|Classification and external resources|
|ICD-10||L30.5 (ILDS L30.590)|
|eMedicine||ped/1813 derm/333 emerg/425|
Pityriasis alba is a common skin condition mostly occurring in children and usually seen as dry, fine-scaled, pale patches on the face. It is self-limiting and usually only requires use of moisturizer creams.
The condition is so named for the fine scaly appearance initially present (pityriasis) and the pallor of the patches that develop (while "alba" is Latin for white, the patches in this condition are not totally depigmented).
Any dermatitis may heal leaving pale skin, as may excessive use of corticosteroid creams used to treat episodes of eczema. The hypopigmentation is due to both reduced activity of melanocytes with fewer and smaller melanosomes.
The condition is most often seen in children between the ages of 3 and 16 years and is more common in males than females. However adults can also suffer from this disease. It may occur more frequently in lighter-skinned patients, but is more apparent in those with darker complexions.
Up to a third of US school children may at some stage have this condition. Single-point prevalence studies from India have shown variable rates from 8.4%, to 31%. Other studies have shown prevalence rates in Brazil of 9.9%, Egypt 13.49%, Romania 5.1%, Turkey 12% where higher rates were seen in those with poor socioeconomic conditions, and just 1% in school children in Hong Kong.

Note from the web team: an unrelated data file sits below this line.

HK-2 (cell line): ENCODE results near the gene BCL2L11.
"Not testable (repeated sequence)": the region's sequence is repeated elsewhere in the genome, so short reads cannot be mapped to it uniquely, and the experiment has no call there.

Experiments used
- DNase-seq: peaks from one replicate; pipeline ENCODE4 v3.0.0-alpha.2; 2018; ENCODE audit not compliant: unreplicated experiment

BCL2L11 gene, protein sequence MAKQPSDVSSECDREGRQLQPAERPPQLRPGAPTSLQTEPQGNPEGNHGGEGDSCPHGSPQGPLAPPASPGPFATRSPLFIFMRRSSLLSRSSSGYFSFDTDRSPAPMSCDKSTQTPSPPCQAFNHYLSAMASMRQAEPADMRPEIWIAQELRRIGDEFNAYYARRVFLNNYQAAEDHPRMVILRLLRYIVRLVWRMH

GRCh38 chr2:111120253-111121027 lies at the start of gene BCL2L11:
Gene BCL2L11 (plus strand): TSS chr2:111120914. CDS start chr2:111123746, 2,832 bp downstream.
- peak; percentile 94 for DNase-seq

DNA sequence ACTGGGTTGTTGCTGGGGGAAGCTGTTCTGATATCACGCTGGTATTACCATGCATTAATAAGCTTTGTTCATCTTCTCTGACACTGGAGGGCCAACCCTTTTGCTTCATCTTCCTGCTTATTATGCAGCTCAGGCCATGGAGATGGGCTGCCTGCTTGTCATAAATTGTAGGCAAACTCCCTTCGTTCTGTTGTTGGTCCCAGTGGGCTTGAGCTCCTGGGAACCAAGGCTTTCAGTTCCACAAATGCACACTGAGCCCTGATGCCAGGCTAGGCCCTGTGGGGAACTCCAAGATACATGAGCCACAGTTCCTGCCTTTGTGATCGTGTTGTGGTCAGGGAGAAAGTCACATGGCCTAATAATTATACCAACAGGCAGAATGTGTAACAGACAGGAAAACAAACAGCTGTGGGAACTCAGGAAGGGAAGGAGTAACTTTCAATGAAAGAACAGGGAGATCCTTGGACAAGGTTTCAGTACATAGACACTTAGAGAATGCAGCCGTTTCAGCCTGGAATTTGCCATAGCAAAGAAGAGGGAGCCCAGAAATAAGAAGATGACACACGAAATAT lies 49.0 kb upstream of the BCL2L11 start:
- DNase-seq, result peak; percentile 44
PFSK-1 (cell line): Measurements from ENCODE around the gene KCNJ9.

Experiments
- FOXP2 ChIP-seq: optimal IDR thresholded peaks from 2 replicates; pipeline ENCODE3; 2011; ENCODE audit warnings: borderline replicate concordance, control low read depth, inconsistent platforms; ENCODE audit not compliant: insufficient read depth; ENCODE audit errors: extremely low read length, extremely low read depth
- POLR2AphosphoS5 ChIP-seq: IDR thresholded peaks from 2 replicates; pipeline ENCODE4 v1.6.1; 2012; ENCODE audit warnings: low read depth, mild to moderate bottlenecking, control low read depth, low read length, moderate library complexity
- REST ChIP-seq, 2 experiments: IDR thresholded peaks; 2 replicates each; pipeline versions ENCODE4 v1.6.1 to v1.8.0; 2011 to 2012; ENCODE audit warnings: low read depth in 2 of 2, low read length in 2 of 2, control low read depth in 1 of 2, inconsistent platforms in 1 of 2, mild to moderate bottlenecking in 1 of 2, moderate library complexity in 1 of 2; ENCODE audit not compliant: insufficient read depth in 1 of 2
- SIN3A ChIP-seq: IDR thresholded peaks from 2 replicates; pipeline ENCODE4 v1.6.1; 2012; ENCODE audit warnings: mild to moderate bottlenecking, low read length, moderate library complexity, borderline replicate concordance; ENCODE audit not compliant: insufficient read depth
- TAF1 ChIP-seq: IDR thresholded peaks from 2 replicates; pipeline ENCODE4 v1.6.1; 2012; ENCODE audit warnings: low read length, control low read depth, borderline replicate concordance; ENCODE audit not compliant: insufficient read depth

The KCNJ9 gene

Symptoms and signs
The dry scaling appearance is most noticeable during the winter as a result of dry air inside people's homes. During the summer, tanning of the surrounding normal skin makes the pale patches of pityriasis alba more prominent.
Individual lesions develop through 3 stages and sometimes are itchy:
- Raised and red - although the redness is often mild and not noticed by parents
- Raised and pale
- Smooth flat pale patches
Lesions are round or oval raised or flat, of 0.5–2 cm in size although may be larger if they occur on the body (up to 4 cm), and usually number from 4 or 5 to over 20. The patches are dry with very fine scales. They most commonly occur on the face (cheeks), but in 20% appear also on the upper arms, neck, or shoulders.
The diagnostic differential should consider tinea and vitiligo amongst other causative factors.
No treatment is required and the patches in time will settle. The redness, scale and itch if present may be managed with simple emollients and sometimes hydrocortisone, a weak steroid, is also used.
As the patches of pityriasis alba do not darken normally in sunlight, effective sun protection helps minimise the discrepancy in colouration against the surrounding normal skin. Cosmetic camouflage may be required.
The patches of pityriasis alba may last from 1 month to about one year, but commonly on the face last a year. However it is possible that the white patches may last for more than 1 year on the face.
- Vitiligo which, by comparison, causes total loss of skin colour or on the face tends to occur around the mouth and eyes.
- List of cutaneous conditions
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- Pityriasis Alba at eMedicine
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- Harper J (1988). "Topical corticosteroids for skin disorders in infants and children". Drugs. 36 Suppl 5: 34–7. doi:10.2165/00003495-198800365-00007. PMID 2978289.
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